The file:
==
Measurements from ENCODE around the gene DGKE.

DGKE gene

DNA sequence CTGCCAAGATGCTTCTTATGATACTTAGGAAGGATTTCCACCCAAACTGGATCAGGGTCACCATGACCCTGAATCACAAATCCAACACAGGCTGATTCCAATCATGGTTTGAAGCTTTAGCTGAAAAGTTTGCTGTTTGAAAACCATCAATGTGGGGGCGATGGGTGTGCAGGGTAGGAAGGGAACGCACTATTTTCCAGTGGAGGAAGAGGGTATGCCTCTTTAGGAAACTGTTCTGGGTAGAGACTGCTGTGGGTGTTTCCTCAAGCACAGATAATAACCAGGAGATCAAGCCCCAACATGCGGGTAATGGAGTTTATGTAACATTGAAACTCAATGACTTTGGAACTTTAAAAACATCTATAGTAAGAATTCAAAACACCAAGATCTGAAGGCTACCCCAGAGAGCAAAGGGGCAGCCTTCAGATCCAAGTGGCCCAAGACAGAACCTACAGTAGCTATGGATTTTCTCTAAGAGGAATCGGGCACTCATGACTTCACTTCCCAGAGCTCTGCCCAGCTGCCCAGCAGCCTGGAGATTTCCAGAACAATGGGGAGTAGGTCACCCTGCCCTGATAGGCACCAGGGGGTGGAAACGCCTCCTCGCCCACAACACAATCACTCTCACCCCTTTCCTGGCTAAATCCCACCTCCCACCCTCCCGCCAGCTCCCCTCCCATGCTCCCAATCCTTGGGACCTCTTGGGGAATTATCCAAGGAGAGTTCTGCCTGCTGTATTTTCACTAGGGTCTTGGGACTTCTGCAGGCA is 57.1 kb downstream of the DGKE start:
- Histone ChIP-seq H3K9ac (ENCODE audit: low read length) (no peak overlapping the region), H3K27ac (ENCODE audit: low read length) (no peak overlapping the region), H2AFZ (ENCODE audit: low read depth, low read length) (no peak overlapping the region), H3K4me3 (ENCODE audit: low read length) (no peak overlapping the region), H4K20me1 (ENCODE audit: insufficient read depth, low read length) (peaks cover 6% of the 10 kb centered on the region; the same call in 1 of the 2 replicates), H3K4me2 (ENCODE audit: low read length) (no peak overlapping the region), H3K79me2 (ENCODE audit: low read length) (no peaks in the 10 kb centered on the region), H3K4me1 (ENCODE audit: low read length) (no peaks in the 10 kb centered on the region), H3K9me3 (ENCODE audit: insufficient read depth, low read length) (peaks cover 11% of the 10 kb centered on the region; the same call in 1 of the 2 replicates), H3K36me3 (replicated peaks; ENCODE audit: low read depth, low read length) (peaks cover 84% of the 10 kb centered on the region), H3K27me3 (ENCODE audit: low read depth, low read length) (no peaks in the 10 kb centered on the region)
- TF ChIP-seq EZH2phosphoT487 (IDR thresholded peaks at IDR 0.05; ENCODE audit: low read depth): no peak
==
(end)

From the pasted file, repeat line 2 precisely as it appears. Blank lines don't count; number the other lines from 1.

DGKE gene